It would be such a privilege to be able to enjoy the stars on a near nightly basis when the clouds don’t cover them.

    I may be living in Chicago for the Summer… depending on where I am it may be possible to look up at the stars at night over Lake Michigan. Oh how kick ass that would be!

  43. My 18 year-old daughter just pointed out Orion’s belt a couple of nights ago; could just barely make it out from all the street lights. Then she said “We didn’t go camping in our favorite campground in Vermont last year where we can see all the stars & the Milky Way”. Definitely going back in August – love to watch the Perseid meteor shower from there – no lights around for miles. What a thrilling sight!

  44. I live in San Diego. Several months ago, we can a black out that shut off power to the entire area for most of the night.

    It was incredible! We felt more connected to nature and the universe. We could see the beauty of the night sky! It was spiritual….and very very romantic 🙂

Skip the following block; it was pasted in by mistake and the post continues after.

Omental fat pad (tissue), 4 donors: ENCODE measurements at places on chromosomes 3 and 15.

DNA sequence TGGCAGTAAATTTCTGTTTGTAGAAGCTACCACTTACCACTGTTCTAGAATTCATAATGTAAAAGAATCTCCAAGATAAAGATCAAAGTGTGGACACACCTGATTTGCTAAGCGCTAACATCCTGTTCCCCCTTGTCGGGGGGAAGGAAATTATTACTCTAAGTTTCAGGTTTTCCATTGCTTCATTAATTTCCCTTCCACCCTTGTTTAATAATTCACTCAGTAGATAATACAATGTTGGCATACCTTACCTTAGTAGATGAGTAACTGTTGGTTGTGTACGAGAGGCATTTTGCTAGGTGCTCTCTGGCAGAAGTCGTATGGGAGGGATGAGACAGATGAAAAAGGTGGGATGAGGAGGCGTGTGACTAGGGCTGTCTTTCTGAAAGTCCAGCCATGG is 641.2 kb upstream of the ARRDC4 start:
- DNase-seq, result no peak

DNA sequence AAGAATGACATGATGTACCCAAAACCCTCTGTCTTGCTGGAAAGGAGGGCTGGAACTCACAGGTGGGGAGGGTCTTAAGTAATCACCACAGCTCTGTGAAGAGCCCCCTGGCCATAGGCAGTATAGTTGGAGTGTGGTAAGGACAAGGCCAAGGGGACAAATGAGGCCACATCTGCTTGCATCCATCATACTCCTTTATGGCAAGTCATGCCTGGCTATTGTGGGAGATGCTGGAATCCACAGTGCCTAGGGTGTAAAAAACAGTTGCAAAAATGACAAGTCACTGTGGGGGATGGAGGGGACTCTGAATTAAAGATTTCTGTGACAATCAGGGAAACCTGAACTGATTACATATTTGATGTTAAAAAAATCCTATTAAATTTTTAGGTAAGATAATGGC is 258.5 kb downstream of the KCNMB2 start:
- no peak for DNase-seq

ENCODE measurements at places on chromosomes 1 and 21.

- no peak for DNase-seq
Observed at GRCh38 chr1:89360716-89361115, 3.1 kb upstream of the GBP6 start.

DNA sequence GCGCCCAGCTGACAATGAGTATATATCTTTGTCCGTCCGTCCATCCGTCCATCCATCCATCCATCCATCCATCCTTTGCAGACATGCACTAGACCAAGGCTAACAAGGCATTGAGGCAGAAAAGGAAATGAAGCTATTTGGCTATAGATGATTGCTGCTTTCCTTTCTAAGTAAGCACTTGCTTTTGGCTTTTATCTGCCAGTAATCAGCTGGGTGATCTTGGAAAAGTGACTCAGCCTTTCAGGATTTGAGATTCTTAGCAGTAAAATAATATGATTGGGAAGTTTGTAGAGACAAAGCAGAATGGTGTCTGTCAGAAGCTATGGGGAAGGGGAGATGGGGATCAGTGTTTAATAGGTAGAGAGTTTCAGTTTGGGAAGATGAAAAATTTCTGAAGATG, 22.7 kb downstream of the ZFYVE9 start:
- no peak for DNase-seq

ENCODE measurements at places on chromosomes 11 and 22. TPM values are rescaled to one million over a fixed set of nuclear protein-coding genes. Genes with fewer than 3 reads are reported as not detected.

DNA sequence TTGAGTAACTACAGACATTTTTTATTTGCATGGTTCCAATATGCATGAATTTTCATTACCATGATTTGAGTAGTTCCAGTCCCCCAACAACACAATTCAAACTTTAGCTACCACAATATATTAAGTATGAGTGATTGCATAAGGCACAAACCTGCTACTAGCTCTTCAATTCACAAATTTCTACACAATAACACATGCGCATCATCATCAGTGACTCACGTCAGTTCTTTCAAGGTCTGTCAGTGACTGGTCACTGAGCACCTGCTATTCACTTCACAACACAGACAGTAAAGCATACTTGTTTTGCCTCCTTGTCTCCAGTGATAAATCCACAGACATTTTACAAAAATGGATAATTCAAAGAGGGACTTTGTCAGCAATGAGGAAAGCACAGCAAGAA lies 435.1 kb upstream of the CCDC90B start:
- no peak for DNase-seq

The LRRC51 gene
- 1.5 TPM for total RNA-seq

45. My husband IM’d me earlier today to say we are supposed to be able to see the Northern Lights tonight somehow! It is cloudy right now – hope it clears up. We live in a fairly rural area and we love just watching the night sky!

  46. (maybe someone posted about this already but…) What happens to people who live in very high latitudes (like Alaska, Scandinavia) where half of the year has WAY too much light? Are there increased health effects for these people or have they just basically figured out ways to block out light for half of the year?

  47. That reddish “star” is not the planet Venus. It’s the planet Mars. Venus is often the brightest starlike object in the night sky and appears in the west shortly after sunset or in the east shortly before sunrise. It is currently very visible in the west after the sun sets–even visible in the city.

    And truly, few things are as amazing as a cloudless night sky far away from city lights. Ever seen a meteor shower in the dark of the country? I recommend the Leonids meteor shower each November, though the Perseids are more accessible in the warmer month of August.

  48. Have you read about the new documentary coming out about this very topic? What you’re saying is right on par with the trailer my husband and I just watched a few days ago. Should be interesting!